Tim Warner has been running a successful van rental business for some years. But alongside that he had another idea for a totally separate business: Tim’s good idea was a replica football stadium kit customized to a favourite team. He had one hand-crafted model and a burning ambition but, realising that he was going to have to move into areas beyond his experience, he sought advice from WLP.
Three main issues presented themselves: how to move from a prototype to volume manufacture, how to raise finance for development without selling the idea and how to get the product to market.
The DTI had a scheme for evaluation of innovative ideas – a robust process which looks at everything from design to marketability. One of my colleagues was involved initially as an approved consultant. The product emerged well from the review and received a grant for development as a result.
Working with WLP’s Martin Bonser and a colleague, a more detailed business plan and cash flow forecast was developed and innovative finance plans arranged to ensure that progress would not be slowed by shortage of funds.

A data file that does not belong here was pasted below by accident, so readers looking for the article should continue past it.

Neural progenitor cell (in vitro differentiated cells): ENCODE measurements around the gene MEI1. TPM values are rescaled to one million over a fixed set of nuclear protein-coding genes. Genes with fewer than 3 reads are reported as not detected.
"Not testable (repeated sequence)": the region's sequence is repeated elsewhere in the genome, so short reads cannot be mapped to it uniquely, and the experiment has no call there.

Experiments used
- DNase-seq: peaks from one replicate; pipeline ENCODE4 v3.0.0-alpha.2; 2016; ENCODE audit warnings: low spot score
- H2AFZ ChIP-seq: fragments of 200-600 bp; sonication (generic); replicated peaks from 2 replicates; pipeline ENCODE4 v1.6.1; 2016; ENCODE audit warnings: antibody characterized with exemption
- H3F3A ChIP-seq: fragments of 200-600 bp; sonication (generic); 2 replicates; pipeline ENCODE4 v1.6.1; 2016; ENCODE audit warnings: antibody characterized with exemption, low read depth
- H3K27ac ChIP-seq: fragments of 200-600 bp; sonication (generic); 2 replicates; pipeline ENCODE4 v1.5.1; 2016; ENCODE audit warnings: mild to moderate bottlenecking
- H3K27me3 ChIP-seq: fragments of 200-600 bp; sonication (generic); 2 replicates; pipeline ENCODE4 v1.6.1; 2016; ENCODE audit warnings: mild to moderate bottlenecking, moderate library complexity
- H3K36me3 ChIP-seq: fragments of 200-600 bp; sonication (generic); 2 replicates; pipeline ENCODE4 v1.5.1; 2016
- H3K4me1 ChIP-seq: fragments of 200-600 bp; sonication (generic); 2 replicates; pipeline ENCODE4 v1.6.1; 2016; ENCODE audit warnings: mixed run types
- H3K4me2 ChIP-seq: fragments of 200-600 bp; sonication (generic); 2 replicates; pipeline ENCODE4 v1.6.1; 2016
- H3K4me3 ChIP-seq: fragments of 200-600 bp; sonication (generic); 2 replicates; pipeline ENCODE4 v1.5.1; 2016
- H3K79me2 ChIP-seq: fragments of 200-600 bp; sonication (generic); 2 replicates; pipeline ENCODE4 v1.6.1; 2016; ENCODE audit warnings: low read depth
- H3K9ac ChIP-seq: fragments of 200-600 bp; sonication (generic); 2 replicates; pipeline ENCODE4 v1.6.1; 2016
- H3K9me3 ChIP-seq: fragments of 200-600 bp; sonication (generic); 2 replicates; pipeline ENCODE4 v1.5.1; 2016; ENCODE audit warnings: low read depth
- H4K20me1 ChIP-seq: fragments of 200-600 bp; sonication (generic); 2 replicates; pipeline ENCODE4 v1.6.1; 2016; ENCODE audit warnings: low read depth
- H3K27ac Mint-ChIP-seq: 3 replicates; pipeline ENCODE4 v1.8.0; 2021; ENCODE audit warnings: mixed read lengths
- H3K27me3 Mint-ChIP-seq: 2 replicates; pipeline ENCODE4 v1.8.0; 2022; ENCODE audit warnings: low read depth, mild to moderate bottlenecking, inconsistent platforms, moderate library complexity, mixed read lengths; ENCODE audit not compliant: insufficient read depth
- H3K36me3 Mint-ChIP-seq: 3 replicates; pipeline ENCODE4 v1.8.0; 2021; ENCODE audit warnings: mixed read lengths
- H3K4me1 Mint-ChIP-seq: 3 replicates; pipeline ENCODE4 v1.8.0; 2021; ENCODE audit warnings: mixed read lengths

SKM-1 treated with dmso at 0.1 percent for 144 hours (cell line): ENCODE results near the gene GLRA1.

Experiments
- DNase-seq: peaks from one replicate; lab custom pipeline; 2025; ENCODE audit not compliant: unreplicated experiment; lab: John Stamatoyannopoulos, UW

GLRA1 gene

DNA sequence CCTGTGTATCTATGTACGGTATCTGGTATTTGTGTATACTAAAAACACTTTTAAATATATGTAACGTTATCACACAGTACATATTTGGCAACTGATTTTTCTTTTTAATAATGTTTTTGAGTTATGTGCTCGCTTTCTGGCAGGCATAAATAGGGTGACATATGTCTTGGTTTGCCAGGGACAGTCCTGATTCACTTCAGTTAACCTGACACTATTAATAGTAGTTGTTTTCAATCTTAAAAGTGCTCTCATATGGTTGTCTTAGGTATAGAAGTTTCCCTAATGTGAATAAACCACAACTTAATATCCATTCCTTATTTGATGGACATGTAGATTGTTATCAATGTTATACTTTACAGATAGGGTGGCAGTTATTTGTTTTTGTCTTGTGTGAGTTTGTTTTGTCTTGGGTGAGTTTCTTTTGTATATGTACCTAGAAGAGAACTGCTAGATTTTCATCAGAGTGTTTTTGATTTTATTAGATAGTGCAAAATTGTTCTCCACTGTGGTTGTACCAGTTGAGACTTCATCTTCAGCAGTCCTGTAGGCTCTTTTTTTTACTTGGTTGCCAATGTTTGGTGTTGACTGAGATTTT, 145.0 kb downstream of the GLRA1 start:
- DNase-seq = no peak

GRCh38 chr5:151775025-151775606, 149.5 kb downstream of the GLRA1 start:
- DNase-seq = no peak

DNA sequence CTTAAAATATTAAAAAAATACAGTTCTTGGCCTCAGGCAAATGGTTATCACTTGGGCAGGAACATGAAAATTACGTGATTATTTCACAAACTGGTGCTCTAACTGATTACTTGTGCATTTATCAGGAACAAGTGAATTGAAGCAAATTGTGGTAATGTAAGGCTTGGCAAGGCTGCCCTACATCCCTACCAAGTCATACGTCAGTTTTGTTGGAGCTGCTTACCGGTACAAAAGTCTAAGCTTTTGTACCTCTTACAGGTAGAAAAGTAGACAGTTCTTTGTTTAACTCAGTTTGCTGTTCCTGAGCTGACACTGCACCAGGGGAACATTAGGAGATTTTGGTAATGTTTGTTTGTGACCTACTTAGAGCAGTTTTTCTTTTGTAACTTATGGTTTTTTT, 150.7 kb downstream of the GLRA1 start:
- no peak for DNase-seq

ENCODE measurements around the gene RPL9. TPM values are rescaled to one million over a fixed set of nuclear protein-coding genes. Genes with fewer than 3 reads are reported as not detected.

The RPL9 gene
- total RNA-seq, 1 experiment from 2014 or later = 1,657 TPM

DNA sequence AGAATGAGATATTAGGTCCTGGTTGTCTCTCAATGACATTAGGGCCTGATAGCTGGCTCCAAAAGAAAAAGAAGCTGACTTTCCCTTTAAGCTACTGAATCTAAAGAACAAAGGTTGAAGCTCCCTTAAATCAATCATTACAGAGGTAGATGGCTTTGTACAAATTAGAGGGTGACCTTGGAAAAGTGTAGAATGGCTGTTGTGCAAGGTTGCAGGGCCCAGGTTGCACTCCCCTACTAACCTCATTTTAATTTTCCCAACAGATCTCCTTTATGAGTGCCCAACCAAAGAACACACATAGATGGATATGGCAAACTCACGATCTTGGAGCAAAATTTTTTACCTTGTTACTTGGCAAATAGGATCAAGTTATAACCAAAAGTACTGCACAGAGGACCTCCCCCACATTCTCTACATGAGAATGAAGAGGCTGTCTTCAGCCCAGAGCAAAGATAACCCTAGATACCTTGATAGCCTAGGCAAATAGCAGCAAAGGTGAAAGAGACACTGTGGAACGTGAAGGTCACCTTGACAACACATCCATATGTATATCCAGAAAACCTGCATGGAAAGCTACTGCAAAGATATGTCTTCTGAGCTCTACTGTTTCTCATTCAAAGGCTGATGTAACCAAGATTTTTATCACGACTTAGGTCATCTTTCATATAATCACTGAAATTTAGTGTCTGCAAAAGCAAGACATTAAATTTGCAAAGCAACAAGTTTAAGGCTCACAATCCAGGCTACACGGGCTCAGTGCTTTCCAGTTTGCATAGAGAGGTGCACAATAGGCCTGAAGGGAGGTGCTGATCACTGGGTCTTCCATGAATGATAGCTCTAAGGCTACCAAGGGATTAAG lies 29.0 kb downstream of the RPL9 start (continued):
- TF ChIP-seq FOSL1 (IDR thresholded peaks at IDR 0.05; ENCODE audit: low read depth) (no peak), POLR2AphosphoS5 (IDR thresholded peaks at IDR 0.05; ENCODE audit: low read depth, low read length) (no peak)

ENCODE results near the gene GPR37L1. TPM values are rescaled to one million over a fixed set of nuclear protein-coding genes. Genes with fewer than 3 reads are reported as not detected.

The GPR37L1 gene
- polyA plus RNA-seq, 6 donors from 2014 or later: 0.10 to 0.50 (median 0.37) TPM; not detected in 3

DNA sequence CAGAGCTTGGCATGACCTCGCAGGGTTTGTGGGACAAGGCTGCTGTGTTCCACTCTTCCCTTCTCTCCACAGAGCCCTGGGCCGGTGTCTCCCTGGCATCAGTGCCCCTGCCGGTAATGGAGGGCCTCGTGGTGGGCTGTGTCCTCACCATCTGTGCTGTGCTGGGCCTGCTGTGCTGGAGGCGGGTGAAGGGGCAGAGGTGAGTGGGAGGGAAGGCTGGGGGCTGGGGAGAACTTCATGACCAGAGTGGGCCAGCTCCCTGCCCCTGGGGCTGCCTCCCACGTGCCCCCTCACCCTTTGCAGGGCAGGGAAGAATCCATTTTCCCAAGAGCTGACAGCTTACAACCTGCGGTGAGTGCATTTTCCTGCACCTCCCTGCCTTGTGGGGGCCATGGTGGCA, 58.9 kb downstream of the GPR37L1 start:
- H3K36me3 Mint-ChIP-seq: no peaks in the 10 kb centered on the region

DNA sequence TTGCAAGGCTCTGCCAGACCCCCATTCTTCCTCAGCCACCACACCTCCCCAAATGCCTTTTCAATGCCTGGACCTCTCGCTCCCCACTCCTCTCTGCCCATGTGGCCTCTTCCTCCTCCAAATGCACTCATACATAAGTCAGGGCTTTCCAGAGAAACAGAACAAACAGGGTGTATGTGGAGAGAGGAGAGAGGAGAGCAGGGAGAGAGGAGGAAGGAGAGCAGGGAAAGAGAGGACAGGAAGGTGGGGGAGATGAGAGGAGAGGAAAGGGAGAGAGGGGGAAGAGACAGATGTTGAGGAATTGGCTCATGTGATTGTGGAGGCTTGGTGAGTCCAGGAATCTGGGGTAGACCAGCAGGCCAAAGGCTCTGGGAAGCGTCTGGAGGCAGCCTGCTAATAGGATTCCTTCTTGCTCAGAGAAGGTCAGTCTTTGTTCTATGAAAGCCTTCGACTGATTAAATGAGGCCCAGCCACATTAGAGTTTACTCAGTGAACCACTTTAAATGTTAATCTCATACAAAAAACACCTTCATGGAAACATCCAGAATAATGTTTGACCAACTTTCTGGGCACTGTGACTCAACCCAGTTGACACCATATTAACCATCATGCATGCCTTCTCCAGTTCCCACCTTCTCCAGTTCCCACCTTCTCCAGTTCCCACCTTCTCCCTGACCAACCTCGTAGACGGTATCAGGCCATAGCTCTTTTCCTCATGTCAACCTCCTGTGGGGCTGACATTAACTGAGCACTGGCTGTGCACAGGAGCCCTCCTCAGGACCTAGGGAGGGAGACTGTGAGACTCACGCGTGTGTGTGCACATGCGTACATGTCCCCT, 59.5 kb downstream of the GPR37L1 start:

At the same time, Peter Cook was working with other suppliers to optimize the design, reduce component costs, get tooling designed and source reliable production capacity in China.
Marketing and distribution outlets were arranged and licensing deals concluded with Manchester United and Chelsea, ensuring worldwide interest for the first versions of the stadium kit. Continental football clubs were interested as were American football and baseball teams.
The whole business was set up using outsourcing and the internet to keep staff and overhead costs to a minimum. Tim saw his dream in stores and available for direct sale.